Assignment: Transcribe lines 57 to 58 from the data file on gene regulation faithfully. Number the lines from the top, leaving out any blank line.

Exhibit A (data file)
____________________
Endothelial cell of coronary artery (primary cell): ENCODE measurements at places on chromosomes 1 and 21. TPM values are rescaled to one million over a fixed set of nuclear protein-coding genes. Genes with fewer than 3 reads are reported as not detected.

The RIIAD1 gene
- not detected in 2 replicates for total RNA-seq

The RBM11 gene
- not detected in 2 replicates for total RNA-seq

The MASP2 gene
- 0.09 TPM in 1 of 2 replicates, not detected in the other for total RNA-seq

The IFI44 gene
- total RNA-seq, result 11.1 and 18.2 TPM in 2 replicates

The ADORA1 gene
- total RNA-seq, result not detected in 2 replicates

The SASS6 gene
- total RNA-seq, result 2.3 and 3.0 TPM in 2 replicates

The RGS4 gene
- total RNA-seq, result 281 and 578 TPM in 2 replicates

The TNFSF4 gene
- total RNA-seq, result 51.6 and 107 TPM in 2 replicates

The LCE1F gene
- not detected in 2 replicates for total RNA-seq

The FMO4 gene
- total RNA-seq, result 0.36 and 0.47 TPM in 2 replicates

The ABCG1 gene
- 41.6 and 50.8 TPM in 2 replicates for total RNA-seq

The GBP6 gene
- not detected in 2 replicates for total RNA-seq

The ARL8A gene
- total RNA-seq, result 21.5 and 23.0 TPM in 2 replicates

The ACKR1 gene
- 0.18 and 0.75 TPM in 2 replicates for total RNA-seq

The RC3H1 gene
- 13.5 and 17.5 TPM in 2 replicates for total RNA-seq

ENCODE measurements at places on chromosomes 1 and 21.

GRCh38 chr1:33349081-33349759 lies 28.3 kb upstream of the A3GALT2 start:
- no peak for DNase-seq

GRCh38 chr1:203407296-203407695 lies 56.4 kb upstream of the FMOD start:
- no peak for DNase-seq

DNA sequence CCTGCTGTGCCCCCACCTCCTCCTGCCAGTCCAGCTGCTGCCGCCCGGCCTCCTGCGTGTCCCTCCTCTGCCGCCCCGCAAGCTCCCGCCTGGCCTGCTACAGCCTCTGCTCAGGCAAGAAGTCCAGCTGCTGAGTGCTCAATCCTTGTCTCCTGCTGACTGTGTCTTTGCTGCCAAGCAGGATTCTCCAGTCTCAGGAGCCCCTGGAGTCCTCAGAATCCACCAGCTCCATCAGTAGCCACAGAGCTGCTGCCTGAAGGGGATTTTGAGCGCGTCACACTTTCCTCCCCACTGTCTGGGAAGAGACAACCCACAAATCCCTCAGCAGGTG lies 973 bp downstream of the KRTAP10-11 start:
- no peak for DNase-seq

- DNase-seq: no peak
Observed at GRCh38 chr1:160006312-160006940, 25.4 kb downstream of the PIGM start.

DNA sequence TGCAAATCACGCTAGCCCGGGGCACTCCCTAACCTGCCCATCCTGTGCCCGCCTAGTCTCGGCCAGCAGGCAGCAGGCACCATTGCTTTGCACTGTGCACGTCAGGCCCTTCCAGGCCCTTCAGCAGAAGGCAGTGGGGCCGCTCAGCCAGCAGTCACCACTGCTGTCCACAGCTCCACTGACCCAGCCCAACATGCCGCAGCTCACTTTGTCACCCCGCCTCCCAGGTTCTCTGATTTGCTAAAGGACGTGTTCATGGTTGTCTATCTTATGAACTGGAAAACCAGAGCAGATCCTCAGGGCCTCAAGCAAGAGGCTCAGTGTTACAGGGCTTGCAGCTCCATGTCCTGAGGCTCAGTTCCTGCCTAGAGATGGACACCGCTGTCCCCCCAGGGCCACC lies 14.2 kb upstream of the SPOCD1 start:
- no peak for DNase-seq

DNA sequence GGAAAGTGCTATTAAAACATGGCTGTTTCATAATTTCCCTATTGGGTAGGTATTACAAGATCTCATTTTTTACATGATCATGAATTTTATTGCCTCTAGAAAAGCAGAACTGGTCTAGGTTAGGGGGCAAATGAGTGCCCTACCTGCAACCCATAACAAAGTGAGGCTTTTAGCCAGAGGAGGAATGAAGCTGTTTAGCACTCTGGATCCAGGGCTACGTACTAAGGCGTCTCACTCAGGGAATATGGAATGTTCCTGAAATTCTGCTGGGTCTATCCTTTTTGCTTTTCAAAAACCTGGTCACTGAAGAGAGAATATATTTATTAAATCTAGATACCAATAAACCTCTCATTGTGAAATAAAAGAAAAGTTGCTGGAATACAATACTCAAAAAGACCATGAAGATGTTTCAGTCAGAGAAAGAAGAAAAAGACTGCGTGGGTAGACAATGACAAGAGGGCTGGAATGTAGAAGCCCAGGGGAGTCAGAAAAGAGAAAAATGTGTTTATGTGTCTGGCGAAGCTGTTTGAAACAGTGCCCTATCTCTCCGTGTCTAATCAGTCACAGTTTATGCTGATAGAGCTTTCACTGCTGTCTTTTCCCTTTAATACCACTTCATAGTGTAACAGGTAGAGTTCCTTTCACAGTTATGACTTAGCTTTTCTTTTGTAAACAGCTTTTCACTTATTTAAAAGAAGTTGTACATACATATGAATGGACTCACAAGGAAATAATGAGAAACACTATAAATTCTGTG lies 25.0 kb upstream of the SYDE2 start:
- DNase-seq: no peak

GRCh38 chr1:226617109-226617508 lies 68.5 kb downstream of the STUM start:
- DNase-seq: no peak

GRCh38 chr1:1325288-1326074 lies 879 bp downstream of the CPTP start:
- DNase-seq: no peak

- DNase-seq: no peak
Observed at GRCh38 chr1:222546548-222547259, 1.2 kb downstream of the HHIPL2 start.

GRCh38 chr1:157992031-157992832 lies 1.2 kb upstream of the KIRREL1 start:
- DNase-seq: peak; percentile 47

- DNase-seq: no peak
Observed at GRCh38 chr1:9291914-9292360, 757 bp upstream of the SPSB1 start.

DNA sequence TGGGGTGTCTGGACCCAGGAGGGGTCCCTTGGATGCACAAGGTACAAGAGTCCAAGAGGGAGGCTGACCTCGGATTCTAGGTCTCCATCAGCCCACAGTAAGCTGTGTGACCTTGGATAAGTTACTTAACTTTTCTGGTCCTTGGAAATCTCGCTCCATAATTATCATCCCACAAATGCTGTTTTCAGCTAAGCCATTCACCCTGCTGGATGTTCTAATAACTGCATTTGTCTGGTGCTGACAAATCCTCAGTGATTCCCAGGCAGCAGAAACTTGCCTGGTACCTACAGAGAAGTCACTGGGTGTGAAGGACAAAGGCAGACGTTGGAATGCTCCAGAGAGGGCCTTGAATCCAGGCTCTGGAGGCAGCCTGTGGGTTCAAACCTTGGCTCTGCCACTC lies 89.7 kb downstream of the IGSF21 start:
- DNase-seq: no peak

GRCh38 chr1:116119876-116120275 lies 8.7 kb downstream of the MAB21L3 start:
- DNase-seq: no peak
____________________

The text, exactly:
GRCh38 chr1:116119876-116120275 lies 8.7 kb downstream of the MAB21L3 start:
- DNase-seq: no peak